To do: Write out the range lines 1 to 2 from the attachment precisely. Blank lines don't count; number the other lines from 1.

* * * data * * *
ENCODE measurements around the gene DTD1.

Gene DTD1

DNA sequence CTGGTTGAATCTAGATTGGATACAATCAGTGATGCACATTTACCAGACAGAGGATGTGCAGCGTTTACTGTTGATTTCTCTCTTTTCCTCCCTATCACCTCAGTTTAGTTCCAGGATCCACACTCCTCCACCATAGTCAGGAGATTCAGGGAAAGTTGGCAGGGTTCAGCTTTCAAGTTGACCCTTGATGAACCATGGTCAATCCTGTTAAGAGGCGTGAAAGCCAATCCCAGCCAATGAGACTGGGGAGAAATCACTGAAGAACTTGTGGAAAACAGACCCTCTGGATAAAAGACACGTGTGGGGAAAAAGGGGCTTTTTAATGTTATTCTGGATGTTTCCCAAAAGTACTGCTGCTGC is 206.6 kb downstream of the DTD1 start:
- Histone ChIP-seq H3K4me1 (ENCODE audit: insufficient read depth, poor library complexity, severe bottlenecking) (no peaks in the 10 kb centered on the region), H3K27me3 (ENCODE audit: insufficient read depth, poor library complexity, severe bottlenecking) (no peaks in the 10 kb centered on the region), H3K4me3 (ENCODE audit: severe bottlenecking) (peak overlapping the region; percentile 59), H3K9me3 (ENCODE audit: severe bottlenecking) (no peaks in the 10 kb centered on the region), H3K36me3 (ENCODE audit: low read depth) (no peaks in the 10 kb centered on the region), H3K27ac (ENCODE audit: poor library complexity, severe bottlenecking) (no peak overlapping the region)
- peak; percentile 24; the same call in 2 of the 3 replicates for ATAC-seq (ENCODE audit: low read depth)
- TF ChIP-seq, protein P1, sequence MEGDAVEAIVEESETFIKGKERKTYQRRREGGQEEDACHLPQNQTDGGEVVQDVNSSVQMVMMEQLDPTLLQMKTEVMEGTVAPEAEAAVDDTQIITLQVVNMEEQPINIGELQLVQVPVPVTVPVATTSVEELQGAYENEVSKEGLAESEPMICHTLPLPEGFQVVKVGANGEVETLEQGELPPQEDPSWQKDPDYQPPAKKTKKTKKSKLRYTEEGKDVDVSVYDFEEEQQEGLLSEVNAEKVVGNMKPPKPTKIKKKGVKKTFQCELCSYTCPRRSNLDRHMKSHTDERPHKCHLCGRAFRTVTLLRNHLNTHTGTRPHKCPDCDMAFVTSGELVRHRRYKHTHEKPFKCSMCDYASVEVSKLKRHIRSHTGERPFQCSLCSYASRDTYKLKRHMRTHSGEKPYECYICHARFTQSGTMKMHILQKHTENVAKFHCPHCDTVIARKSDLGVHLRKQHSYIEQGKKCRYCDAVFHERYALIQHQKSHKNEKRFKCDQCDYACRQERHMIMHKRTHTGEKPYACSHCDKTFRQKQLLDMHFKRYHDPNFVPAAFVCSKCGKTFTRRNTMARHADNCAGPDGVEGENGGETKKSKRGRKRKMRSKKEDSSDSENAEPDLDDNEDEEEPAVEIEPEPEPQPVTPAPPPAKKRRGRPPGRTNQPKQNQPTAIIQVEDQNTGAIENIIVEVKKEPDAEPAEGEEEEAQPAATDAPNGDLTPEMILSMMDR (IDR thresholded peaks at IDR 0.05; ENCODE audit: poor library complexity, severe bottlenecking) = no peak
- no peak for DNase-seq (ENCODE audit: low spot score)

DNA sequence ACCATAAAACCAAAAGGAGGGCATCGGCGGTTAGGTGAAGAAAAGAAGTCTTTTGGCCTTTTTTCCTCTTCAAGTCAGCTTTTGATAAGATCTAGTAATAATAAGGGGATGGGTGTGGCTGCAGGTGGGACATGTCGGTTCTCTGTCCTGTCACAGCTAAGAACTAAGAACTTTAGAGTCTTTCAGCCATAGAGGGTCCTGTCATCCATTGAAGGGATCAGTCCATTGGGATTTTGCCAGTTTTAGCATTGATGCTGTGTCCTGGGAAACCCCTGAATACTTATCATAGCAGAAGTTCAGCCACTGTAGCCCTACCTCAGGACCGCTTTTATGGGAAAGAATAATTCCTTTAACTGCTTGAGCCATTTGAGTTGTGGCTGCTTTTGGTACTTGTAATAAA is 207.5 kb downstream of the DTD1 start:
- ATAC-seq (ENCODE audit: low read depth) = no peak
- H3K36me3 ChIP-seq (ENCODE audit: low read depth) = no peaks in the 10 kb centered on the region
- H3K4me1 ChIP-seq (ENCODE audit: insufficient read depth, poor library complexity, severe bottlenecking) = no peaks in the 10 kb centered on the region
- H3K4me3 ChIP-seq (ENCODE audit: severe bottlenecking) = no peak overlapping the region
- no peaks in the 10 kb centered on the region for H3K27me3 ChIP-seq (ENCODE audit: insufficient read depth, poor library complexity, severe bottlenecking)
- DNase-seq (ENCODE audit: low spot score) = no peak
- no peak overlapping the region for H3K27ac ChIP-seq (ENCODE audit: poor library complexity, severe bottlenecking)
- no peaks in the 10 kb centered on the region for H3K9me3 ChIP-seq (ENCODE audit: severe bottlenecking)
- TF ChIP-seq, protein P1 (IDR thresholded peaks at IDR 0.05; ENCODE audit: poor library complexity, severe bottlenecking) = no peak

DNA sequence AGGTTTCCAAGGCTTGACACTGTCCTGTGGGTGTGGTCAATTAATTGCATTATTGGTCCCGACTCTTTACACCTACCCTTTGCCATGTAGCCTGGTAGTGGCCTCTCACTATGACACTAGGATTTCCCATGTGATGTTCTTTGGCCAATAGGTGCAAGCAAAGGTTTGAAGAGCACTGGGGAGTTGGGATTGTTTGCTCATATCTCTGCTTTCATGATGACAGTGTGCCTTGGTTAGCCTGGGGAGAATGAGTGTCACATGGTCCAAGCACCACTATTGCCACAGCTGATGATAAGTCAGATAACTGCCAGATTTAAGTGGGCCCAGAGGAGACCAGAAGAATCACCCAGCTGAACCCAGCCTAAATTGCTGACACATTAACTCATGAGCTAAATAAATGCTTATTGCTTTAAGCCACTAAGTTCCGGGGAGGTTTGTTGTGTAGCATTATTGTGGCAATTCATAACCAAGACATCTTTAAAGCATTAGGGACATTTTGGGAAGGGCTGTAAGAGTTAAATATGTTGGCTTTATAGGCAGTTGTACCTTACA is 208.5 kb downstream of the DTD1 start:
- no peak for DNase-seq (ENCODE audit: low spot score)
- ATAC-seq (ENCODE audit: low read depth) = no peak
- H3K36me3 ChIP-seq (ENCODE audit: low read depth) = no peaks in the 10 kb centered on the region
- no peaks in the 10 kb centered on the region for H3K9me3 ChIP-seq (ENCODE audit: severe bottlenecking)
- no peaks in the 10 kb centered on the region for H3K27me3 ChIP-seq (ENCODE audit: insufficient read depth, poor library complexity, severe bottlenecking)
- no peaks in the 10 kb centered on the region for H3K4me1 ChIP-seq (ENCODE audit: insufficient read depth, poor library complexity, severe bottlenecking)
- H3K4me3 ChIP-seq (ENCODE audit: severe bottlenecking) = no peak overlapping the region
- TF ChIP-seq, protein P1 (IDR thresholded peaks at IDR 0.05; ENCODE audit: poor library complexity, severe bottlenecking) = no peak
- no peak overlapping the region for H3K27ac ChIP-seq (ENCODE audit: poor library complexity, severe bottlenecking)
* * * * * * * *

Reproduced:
ENCODE measurements around the gene DTD1.

Gene DTD1